I crave space to direct another “outburst ” against Mr. Gandhi, who appears to be somewhat misinformed about my poor little H.R.G. To take his objections in the same order as he enters them in your August issue :— (1) The Singer “Le Mans” engine has not been made for several years. While admiring the racing Singers very much,
I was not greatly impressed by the model offered to the public, which, if I remember rightly, was not quite as good as the contemporary M.G. My engine is a much humbler unit, being that used in the Singer “Bantam,” but with raised compression and twin carburetters. As it does not develop many horses it will apparently last for ever, with a commendable lack of hunger and thirst.
(2) The equipment certainly is light, but as it is also strong this is surely a good thing ? Cycle-type mudguards are not used and were not standard on any touring H.R.G.
(3) As the car spent much of its “civvy” life amid the pot-holes of industrial Lancashire, I am sure I should have got tired of the ” unnecessarily hard” springing, which compares more than favourably with the S.S. 100.
(4) The dashboard is a piece of wood, on which are mounted a row of seven clearly legible instruments, of which all are separate and adequately illuminated. What does Mr. G. want ? Chromium plating ? St. Christopher, a grab-rail and a cigar-lighter are not fitted.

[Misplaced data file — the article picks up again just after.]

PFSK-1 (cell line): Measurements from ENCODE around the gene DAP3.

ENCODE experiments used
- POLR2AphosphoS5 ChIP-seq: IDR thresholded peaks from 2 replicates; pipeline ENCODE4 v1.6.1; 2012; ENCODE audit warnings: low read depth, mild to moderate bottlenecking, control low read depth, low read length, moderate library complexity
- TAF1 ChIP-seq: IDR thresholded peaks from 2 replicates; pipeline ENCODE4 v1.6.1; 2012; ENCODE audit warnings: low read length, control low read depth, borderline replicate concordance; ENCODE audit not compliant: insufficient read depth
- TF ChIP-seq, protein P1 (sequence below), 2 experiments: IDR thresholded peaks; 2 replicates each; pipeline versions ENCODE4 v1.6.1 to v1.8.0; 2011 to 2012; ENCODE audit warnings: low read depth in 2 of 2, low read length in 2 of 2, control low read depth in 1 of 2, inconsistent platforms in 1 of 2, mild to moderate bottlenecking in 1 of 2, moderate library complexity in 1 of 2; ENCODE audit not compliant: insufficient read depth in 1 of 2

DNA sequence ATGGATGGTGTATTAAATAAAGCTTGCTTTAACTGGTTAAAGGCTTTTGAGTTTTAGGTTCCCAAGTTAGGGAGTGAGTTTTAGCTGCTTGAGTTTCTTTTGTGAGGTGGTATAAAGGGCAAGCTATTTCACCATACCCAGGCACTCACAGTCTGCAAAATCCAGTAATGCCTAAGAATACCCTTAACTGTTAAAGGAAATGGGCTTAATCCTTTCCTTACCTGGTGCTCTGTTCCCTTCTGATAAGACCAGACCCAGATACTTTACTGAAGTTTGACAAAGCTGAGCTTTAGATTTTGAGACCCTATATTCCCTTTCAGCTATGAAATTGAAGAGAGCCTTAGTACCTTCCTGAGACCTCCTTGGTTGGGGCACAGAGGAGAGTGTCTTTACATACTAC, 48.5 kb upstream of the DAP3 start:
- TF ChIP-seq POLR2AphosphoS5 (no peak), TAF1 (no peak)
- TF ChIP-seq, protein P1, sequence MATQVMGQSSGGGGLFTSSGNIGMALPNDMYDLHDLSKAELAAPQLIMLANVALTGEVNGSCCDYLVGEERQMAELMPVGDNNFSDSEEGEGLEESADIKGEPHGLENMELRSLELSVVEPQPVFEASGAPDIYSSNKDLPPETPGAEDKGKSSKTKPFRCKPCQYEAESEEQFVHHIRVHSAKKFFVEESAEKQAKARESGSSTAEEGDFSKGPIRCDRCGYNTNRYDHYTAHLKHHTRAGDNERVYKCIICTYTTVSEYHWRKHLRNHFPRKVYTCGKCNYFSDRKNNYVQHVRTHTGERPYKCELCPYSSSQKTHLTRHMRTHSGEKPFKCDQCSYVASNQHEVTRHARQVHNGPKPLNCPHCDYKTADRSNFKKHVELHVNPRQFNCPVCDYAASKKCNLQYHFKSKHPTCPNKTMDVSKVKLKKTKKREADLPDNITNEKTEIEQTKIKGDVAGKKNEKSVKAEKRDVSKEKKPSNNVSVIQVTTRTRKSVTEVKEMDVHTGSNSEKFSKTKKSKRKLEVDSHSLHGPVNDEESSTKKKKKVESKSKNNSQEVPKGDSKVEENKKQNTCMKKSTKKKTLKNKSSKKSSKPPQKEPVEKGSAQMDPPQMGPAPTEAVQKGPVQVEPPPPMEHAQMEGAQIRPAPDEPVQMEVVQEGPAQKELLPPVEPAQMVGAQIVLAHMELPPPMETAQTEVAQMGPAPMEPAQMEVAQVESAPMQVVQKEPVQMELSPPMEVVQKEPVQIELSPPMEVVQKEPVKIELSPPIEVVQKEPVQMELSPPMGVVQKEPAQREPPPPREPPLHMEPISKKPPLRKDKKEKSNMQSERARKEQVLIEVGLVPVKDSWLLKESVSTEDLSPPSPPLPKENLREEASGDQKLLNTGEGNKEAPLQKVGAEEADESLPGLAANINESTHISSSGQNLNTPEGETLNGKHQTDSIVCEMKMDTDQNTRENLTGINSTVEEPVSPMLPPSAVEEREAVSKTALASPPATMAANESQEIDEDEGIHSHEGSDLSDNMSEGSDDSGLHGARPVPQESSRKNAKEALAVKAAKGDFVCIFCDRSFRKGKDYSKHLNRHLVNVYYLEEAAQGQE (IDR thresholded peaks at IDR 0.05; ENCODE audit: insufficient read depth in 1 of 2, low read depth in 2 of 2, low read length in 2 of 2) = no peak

(5) The brakes, which I praise so much, can hardly be found on “many massproduced ears,” as they are both designed and made by H.R.G.’s. They are not, as he appears to imagine, Girling or Bendix.
Thus the H.R.G. is NOT “just a plainer version” of the Singer “Le Mans.” If it must be compared with another car, it is surely with a shaftdrive Frazer-Nash. If Mr. G. can get a run on a 11,-litre, his ideas will, I think, undergo a change ; even my feeble contraption, developing little over 3C b.h.p., would interest him more, perhaps, than the road-tests on Nthich his motoring experience appears to be based. I am, Yours etc., W. G. S. WIKE. St. Annes-on-Sea,